At altitude, sickness can set in at any time. We pace our treks to allow your body to adjust to the change in climate and our team monitoring your wellbeing, throughout the trek. The most common form of altitude sickness is actually called “Acute Mountain Sickness” (AMS). It’s the least dangerous form and symptoms include a light headache, nausea, loss of appetite, insomnia and fatigue. To prevent this from happening we highly recommend that you see your doctor to discuss the medication “Diamox” Diamox works to prevent you suffering from the very real risk of AMS, we want you to make it to Base Camp and highly recommend that you take this medication, it works! If your condition worsens, you will be evacuated out of the region by helicopter, to receive medical treatment at a hospital.
As a female, Nepal is generally very safe. Many of our team members are female and much of our work centres around empowering young women and girls. Most, if not all of our treks, will have a female staff member on board, who will give you strength and inspiration as you trek through the mountains of Nepal.
You will trek for between 4 and 7 hours every day. Our treks are moderately paced, it is not a race. We want you to enjoy the experience and to learn about your surrounds from your guide.
Most accommodation during your treks will be in trekking lodges; the lodges provide basic sleeping facilities and tasty meals. Local families usually operate the lodges. Your evenings will be spent chatting to your guides, porters and fellow trekkers. Unless you have paid an additional charge for a single room, you will share your room with 1 or 2 other trekkers of the same gender. Couples will share a room of their own. Again, the lodges are basic; do not compare them in your mind to any accommodation you have stayed in in Western countries.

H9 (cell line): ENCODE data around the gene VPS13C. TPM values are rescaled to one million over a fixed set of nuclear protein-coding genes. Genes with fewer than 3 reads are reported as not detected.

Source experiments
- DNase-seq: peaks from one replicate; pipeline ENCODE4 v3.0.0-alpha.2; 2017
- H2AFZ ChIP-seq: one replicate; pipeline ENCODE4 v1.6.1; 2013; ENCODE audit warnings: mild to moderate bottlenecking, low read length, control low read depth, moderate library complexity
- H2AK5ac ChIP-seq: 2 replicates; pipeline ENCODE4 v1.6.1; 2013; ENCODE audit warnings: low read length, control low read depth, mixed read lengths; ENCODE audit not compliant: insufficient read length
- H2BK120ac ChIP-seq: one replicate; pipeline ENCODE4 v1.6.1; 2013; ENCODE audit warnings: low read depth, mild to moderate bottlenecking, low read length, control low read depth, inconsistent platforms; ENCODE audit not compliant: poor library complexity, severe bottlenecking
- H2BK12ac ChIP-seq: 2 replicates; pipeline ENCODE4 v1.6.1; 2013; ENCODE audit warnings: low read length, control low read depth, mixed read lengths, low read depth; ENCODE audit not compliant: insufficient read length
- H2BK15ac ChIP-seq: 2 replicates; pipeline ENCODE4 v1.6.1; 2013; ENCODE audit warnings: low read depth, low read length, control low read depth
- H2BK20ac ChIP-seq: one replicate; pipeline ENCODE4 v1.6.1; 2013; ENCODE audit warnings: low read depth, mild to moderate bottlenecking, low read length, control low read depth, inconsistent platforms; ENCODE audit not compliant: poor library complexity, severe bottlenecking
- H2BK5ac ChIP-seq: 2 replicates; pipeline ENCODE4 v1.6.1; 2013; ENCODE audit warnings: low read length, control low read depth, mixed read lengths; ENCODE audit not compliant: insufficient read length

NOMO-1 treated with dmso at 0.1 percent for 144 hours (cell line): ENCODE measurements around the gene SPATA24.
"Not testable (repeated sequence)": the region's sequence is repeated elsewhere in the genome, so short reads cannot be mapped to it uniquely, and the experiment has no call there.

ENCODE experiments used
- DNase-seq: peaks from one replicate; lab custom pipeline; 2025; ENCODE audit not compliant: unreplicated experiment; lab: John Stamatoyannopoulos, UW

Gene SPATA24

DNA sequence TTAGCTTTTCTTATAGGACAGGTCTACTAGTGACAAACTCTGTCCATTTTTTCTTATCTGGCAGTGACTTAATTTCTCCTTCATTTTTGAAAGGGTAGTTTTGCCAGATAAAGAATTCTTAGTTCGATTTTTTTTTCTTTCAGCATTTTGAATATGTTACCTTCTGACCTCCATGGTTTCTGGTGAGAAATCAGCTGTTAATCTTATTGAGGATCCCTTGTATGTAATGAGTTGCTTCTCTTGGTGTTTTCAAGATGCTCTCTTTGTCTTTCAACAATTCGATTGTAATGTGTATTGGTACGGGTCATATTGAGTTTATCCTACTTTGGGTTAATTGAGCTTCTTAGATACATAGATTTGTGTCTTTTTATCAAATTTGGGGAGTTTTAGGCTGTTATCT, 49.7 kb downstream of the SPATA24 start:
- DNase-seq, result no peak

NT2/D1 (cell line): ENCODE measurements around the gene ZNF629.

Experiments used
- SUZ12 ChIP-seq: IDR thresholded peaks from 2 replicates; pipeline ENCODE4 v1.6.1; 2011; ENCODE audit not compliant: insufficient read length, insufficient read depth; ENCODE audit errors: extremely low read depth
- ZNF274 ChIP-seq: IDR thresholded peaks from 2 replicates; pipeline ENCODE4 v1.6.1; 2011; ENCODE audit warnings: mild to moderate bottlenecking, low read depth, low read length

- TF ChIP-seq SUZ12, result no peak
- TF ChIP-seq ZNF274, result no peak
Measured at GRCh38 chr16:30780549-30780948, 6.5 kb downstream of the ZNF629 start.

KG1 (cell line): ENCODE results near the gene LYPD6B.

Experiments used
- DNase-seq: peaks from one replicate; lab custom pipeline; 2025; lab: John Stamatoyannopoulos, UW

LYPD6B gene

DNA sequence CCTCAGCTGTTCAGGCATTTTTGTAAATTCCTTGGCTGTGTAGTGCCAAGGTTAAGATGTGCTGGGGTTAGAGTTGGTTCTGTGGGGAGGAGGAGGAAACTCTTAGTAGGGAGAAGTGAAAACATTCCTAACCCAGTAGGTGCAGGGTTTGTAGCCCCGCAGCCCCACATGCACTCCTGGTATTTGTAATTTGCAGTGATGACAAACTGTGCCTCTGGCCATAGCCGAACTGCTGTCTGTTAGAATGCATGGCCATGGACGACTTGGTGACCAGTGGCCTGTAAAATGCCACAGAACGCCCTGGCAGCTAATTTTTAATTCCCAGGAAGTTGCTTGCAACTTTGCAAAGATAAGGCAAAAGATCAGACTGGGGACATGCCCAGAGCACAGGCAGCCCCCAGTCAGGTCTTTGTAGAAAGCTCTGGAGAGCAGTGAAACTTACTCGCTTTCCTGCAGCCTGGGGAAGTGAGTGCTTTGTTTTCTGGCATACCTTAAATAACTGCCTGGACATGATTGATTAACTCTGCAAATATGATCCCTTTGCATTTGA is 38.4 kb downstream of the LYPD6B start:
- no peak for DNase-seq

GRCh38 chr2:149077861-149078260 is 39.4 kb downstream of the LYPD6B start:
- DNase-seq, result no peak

On the more heavily touristed trekking trails, such as Everest Base Camp and the Annapurna treks, you will be able to choose from menus with quite a few choices. You will eat dinner and breakfast at the lodge you are staying in, lunch will be at another lodge along the way. Daal bhaat is guaranteed to be on the menu at every stop off, and you can be sure this will be what you guide and porters will be eating. Daal Bhaat isn’t just the most popular meal in Nepal, for many Nepalis it’s the only meal they ever eat. Twice a day, every day of their lives and they don’t feel they’ve eaten properly without it!
All our leading guides undergo a training course to receive their license. We do not allow our clients to trek without an experienced, licensed guide leading the way. Our guides also do first aid training and will be offered every opportunity to attend mountaineering, hiking and biking courses wherever possible.
Take on Nepal believe that a well-trained team of professionals, will guarantee positive outcomes. We are also one of the only companies that fly our young trainee guides into Lukla, to begin their journey as trainee guides/porters. Most companies hire their team at Lukla as it reduces their flight expenses.
You will be able to purchase bottled water all along your trekking route. As a general rule, the cost increases the more isolated you are. We highly recommend you take water-purifying tablets with you, or a water-purifying pen. These can also be purchased in Kathmandu. During your trek, it is crucial that you drink plenty of water, if you don’t, the risk of becoming unwell is much higher.
Travel Insurance is compulsory if you wish to participate in the program. We will require a copy of the insurance certificate and you must also bring a hard copy of your insurance certificate with you to Nepal. You need to ensure that the travel insurance purchased insures for helicopter evacuation above 5500m.